Newfound Artifacts May Prove Aliens Visited Mexico 5,000 Years Ago
Mexico is experiencing a surge of alien activity, recent reports suggest.
Earlier this month, witnesses reported a mysterious craft flying over parts of the Central American country, providing us with our first noteworthy UFO sighting of the year.
Then, archeologists discovered what they believe to be a loose map of the universe in a crater in Mexico, based on the knowledge that the natives had at the time, and depicting spheres as floating in an inky black sky.
Now, many dedicated alien truthers are getting excited about much older accounts of alien encounters as recorded through the medium of ancient Mexican art and sculpture.
A YouTube video from UFOmania - The truth is out there shows off a series of intriguing ancient artifacts, purported to be 5,000-year-old relics in the possession of Mexican farmers, which seem to depict humanoid beings that look very similar to our typical interpretation of aliens in the modern era.
A text-to-speech voice that starts the video explains a little of the backstory behind these artifacts, but as is always the case with these kinds of conspiracy theories, concrete details are sketchy at best. The pictures have no sources nor explanations, and the video merely implies a tangential connection to artifacts that have been studied by researcher Klaus Dona, a recurring player in the UFO truther community.
According to the video:
Presumably, whoever put this video together isn't a fan of the Smithsonian or "the like"—established institutes of learning and rigorous scientific study probably seem like a bit of a drag when you're just looking to get some YouTube traffic from a bunch of photos that seem to have been scraped off a Google image search in the weeks preceding the video's launch.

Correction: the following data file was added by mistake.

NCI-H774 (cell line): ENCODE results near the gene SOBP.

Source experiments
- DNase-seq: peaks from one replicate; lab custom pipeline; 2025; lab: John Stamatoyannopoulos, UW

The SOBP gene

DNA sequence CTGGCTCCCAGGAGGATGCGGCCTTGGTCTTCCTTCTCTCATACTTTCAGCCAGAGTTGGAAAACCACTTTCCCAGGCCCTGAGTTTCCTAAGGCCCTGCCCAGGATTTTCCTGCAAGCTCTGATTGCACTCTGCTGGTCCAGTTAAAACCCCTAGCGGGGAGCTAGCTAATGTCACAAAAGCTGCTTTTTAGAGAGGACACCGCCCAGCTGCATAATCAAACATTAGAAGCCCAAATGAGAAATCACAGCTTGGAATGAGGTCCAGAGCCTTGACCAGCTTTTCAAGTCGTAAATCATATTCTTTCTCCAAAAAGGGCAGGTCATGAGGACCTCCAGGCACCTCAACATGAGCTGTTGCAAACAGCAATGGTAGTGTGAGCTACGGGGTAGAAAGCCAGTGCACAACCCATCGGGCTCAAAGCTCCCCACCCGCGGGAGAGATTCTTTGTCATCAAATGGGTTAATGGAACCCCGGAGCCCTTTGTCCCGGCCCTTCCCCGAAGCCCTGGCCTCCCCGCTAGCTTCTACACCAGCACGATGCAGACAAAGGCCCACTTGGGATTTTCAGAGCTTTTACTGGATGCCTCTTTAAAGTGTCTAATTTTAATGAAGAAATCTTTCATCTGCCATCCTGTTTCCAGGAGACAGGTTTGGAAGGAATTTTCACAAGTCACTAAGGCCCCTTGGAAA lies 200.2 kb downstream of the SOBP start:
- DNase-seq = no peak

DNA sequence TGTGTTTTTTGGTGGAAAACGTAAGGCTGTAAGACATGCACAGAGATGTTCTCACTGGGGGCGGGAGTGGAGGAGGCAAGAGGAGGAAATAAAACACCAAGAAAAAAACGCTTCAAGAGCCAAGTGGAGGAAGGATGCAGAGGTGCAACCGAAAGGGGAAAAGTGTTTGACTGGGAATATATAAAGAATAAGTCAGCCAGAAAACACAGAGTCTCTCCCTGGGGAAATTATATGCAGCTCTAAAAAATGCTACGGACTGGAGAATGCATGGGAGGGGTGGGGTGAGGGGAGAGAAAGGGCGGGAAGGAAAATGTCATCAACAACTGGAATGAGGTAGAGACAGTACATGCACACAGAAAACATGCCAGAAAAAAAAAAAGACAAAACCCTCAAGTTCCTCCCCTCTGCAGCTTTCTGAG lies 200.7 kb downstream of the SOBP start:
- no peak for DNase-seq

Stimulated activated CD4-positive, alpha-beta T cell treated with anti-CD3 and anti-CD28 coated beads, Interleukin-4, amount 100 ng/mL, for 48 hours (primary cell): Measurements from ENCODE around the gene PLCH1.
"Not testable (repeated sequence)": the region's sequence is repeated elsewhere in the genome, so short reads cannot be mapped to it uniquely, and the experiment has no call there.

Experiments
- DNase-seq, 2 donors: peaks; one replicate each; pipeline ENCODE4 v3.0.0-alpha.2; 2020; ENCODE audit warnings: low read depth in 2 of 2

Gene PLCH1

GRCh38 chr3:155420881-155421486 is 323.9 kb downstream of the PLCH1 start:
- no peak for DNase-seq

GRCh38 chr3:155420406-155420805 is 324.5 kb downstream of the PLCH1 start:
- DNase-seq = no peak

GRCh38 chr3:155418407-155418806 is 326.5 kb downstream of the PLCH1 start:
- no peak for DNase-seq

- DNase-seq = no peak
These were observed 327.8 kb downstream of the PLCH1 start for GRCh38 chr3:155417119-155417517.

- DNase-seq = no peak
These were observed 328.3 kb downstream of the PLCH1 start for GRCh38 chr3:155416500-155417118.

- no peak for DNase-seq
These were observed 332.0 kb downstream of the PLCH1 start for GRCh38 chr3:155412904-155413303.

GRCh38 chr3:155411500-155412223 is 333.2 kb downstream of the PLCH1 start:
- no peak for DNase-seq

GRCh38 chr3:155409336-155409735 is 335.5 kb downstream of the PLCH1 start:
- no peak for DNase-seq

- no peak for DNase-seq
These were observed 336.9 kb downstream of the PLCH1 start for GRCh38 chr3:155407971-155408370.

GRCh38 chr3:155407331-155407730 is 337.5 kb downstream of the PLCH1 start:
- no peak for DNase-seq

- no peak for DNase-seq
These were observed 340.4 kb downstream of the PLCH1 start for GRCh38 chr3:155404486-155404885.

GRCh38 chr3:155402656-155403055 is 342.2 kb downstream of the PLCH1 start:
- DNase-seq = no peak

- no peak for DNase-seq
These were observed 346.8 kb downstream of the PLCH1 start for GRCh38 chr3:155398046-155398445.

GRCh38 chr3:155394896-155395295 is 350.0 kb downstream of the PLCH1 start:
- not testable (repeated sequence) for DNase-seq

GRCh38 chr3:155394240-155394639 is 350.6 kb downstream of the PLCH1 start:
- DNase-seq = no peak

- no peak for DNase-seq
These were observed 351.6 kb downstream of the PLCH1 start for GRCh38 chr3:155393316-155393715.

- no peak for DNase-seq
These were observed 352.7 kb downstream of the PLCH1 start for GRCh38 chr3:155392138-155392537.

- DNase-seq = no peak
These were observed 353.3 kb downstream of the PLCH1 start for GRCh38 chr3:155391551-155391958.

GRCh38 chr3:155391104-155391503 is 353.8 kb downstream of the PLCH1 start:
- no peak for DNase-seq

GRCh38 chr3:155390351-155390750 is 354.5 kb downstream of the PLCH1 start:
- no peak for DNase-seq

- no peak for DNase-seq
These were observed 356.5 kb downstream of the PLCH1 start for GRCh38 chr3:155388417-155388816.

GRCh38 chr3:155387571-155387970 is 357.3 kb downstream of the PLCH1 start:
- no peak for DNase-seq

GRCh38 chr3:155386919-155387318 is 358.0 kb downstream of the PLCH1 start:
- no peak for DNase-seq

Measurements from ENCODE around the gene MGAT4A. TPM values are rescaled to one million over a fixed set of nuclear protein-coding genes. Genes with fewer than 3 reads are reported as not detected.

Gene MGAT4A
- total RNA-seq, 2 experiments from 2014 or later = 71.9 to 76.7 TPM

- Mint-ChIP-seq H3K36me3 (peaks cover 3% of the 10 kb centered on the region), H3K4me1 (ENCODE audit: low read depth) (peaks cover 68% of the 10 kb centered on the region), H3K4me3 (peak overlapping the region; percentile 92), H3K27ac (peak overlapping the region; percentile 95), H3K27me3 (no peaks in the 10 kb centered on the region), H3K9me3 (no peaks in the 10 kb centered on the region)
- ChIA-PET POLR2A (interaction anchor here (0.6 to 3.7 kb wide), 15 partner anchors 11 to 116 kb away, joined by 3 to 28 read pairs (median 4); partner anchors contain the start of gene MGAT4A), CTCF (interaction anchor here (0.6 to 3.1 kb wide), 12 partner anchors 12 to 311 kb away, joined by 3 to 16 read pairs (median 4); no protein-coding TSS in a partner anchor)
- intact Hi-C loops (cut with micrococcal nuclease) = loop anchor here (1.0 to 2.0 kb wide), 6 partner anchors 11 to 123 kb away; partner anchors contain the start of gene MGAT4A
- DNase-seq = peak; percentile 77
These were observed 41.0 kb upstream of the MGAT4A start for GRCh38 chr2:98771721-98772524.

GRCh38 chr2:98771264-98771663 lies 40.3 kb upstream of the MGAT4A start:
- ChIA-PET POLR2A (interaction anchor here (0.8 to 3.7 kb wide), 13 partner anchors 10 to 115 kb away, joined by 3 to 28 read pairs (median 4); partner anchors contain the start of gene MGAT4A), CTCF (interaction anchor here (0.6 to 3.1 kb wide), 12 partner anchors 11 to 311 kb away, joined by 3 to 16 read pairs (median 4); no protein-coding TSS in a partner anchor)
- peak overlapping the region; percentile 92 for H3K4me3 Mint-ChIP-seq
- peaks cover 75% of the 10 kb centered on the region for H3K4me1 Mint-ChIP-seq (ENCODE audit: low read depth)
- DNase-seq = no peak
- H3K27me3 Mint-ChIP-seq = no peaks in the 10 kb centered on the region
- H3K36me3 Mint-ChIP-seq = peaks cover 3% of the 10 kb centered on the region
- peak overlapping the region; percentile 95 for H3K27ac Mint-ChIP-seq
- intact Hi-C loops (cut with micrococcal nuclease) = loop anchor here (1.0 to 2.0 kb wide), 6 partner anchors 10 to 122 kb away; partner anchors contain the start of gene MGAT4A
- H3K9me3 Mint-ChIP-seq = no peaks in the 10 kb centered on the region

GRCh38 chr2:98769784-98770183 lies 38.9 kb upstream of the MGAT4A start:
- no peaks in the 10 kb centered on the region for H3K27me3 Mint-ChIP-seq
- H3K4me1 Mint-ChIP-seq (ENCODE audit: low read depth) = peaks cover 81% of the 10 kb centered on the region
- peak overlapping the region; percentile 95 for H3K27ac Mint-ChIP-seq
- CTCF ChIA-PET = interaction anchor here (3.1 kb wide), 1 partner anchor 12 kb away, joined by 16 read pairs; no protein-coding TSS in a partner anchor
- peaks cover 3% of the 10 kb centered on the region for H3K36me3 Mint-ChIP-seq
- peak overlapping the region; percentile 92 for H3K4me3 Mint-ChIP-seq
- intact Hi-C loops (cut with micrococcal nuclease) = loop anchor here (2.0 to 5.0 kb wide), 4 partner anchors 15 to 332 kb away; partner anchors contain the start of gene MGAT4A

There are two big questions to answer about these mysterious photos.
The first is whether or not the pictures are genuine articles, uncovered relics that truly date back to the says of pre-European American settlements. This is hard to prove without any more information on the artifacts—without a good look at the sculptures and carvings, it's hard to tell whether these are real, or whether they were created by enthusiastic forgers.
The second big question is whether or not the objects are intended to depict space aliens in the first place. Certainly, some of these humanoids look vaguely like our traditional view of grey aliens with large eyes and bulbous skulls, but many could just as easily be a stylized interpretation of a human. Ancient art is convenient for UFO conspiracy theorists because unusual art styles can easily be willfully misinterpreted in the context of a certain intended reading.
For example, a lot of the pictures in the slideshow resemble traditional flying saucers, but they could just as easily be bells, cooking implements, or stylish interpretations of mountains. As fun as it is to read into these pictures, without guidance from an expert (such as the kind that work at the dreaded Smithsonian), any attempt to decipher these pictures boils down to little more than guesswork.
Ultimately, it's unlikely that these pictures are quite what they seem. Without any actual scientific evidence, it's best not to base a belief in aliens on a suspicious YouTube video with all the production value of an eight-year-old discovering PowerPoint for the first time.